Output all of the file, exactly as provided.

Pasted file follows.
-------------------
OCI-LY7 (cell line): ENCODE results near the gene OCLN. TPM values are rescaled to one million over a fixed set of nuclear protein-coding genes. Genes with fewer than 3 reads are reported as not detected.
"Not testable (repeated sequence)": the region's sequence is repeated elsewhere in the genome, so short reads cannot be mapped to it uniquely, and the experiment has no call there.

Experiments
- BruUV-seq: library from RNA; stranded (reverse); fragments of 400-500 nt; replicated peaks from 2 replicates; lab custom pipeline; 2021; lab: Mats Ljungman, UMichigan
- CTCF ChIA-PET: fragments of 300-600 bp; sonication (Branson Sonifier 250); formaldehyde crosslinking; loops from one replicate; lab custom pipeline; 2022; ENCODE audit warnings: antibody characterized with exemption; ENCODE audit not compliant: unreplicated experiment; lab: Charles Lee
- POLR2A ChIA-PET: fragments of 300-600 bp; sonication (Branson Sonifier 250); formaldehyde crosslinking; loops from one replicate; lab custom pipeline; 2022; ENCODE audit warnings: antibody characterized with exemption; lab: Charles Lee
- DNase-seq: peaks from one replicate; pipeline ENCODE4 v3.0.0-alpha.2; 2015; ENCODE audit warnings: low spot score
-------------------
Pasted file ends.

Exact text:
OCI-LY7 (cell line): ENCODE results near the gene OCLN. TPM values are rescaled to one million over a fixed set of nuclear protein-coding genes. Genes with fewer than 3 reads are reported as not detected.
"Not testable (repeated sequence)": the region's sequence is repeated elsewhere in the genome, so short reads cannot be mapped to it uniquely, and the experiment has no call there.

Experiments
- BruUV-seq: library from RNA; stranded (reverse); fragments of 400-500 nt; replicated peaks from 2 replicates; lab custom pipeline; 2021; lab: Mats Ljungman, UMichigan
- CTCF ChIA-PET: fragments of 300-600 bp; sonication (Branson Sonifier 250); formaldehyde crosslinking; loops from one replicate; lab custom pipeline; 2022; ENCODE audit warnings: antibody characterized with exemption; ENCODE audit not compliant: unreplicated experiment; lab: Charles Lee
- POLR2A ChIA-PET: fragments of 300-600 bp; sonication (Branson Sonifier 250); formaldehyde crosslinking; loops from one replicate; lab custom pipeline; 2022; ENCODE audit warnings: antibody characterized with exemption; lab: Charles Lee
- DNase-seq: peaks from one replicate; pipeline ENCODE4 v3.0.0-alpha.2; 2015; ENCODE audit warnings: low spot score